Physics of Language Models: Part 1, Context-Free Grammar

Zeyuan Allen-Zhu, Yuanzhi Li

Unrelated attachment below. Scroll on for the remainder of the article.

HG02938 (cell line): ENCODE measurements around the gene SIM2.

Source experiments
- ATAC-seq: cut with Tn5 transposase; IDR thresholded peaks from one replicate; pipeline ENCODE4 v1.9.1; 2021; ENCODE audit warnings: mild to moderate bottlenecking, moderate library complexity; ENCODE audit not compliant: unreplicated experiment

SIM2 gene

We design experiments to study $\textit{how}$ generative language models, like GPT, learn context-free grammars (CFGs) -- diverse language systems with a tree-like structure capturing many aspects of natural languages, programs, and human logics. CFGs are as hard as pushdown automata, and can be ambiguous so that verifying if a string satisfies the rules requires dynamic programming. We construct synthetic data and demonstrate that even for very challenging CFGs, pre-trained transformers can learn to generate sentences with near-perfect accuracy and remarkable $\textit{diversity}$. More importantly, we delve into the $\textit{physical principles}$ behind how transformers learns CFGs. We discover that the hidden states within the transformer implicitly and $\textit{precisely}$ encode the CFG structure (such as putting tree node information exactly on the subtree boundary), and learn to form "boundary to boundary" attentions that resemble dynamic programming. We also cover some extension of CFGs as well as the robustness aspect of transformers against grammar mistakes. Overall, our research provides a comprehensive and empirical understanding of how transformers learn CFGs, and reveals the physical mechanisms utilized by transformers to capture the structure and rules of languages.

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